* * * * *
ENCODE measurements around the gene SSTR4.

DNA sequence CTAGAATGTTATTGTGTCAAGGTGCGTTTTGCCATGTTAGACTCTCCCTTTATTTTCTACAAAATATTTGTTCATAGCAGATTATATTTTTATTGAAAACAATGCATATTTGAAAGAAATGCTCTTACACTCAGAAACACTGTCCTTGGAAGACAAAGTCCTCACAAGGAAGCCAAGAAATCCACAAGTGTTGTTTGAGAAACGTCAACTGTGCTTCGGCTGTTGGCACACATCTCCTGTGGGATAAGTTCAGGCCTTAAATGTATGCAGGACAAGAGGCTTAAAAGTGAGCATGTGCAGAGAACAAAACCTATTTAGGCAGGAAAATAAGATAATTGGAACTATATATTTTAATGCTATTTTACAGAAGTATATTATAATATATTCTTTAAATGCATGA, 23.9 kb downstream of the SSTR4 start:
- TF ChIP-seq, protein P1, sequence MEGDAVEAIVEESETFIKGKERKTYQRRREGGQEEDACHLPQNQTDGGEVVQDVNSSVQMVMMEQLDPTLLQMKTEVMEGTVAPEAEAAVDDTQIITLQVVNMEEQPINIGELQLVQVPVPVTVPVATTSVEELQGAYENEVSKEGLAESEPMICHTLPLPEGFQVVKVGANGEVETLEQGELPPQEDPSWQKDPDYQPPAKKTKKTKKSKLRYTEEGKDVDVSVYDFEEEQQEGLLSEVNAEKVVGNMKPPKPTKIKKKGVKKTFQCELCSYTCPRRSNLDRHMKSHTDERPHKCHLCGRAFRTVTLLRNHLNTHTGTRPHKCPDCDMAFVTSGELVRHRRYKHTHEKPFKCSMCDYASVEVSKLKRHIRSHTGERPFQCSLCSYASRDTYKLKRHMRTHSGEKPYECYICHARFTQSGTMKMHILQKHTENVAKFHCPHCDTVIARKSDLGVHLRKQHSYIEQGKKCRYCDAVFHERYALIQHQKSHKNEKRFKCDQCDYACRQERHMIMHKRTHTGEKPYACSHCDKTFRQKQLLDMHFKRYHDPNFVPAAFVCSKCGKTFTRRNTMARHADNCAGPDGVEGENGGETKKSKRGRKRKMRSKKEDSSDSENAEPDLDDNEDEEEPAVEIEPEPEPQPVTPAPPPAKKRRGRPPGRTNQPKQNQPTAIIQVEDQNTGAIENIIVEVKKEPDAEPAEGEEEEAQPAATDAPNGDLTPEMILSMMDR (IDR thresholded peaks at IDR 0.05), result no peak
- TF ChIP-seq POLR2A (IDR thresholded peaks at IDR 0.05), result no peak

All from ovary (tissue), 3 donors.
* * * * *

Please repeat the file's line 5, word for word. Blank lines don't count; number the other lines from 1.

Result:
All from ovary (tissue), 3 donors.